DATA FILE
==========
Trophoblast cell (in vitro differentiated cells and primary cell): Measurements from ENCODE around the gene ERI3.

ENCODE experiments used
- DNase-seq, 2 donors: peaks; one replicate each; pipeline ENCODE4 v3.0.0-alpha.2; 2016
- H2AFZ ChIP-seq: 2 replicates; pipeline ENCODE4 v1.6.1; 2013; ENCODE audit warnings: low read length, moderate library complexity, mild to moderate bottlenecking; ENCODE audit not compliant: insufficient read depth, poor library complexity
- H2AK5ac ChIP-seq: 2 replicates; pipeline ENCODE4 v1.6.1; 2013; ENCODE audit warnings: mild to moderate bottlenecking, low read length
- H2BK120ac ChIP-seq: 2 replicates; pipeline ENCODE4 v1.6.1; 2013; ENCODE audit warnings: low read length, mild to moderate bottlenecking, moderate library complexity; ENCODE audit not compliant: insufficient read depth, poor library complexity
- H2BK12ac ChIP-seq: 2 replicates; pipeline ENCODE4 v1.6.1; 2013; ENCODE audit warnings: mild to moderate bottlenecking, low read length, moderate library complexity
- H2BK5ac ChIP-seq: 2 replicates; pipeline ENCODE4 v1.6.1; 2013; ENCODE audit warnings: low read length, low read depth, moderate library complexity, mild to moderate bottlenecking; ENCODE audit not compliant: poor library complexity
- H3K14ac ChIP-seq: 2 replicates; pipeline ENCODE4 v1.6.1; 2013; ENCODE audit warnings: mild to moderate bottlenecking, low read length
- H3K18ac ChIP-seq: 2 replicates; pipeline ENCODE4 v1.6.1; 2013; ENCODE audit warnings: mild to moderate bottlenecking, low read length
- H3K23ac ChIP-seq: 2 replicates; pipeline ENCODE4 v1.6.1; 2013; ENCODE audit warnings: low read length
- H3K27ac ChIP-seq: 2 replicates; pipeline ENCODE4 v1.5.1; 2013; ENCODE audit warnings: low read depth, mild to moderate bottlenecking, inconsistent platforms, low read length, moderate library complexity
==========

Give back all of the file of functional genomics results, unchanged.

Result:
Trophoblast cell (in vitro differentiated cells and primary cell): Measurements from ENCODE around the gene ERI3.

ENCODE experiments used
- DNase-seq, 2 donors: peaks; one replicate each; pipeline ENCODE4 v3.0.0-alpha.2; 2016
- H2AFZ ChIP-seq: 2 replicates; pipeline ENCODE4 v1.6.1; 2013; ENCODE audit warnings: low read length, moderate library complexity, mild to moderate bottlenecking; ENCODE audit not compliant: insufficient read depth, poor library complexity
- H2AK5ac ChIP-seq: 2 replicates; pipeline ENCODE4 v1.6.1; 2013; ENCODE audit warnings: mild to moderate bottlenecking, low read length
- H2BK120ac ChIP-seq: 2 replicates; pipeline ENCODE4 v1.6.1; 2013; ENCODE audit warnings: low read length, mild to moderate bottlenecking, moderate library complexity; ENCODE audit not compliant: insufficient read depth, poor library complexity
- H2BK12ac ChIP-seq: 2 replicates; pipeline ENCODE4 v1.6.1; 2013; ENCODE audit warnings: mild to moderate bottlenecking, low read length, moderate library complexity
- H2BK5ac ChIP-seq: 2 replicates; pipeline ENCODE4 v1.6.1; 2013; ENCODE audit warnings: low read length, low read depth, moderate library complexity, mild to moderate bottlenecking; ENCODE audit not compliant: poor library complexity
- H3K14ac ChIP-seq: 2 replicates; pipeline ENCODE4 v1.6.1; 2013; ENCODE audit warnings: mild to moderate bottlenecking, low read length
- H3K18ac ChIP-seq: 2 replicates; pipeline ENCODE4 v1.6.1; 2013; ENCODE audit warnings: mild to moderate bottlenecking, low read length
- H3K23ac ChIP-seq: 2 replicates; pipeline ENCODE4 v1.6.1; 2013; ENCODE audit warnings: low read length
- H3K27ac ChIP-seq: 2 replicates; pipeline ENCODE4 v1.5.1; 2013; ENCODE audit warnings: low read depth, mild to moderate bottlenecking, inconsistent platforms, low read length, moderate library complexity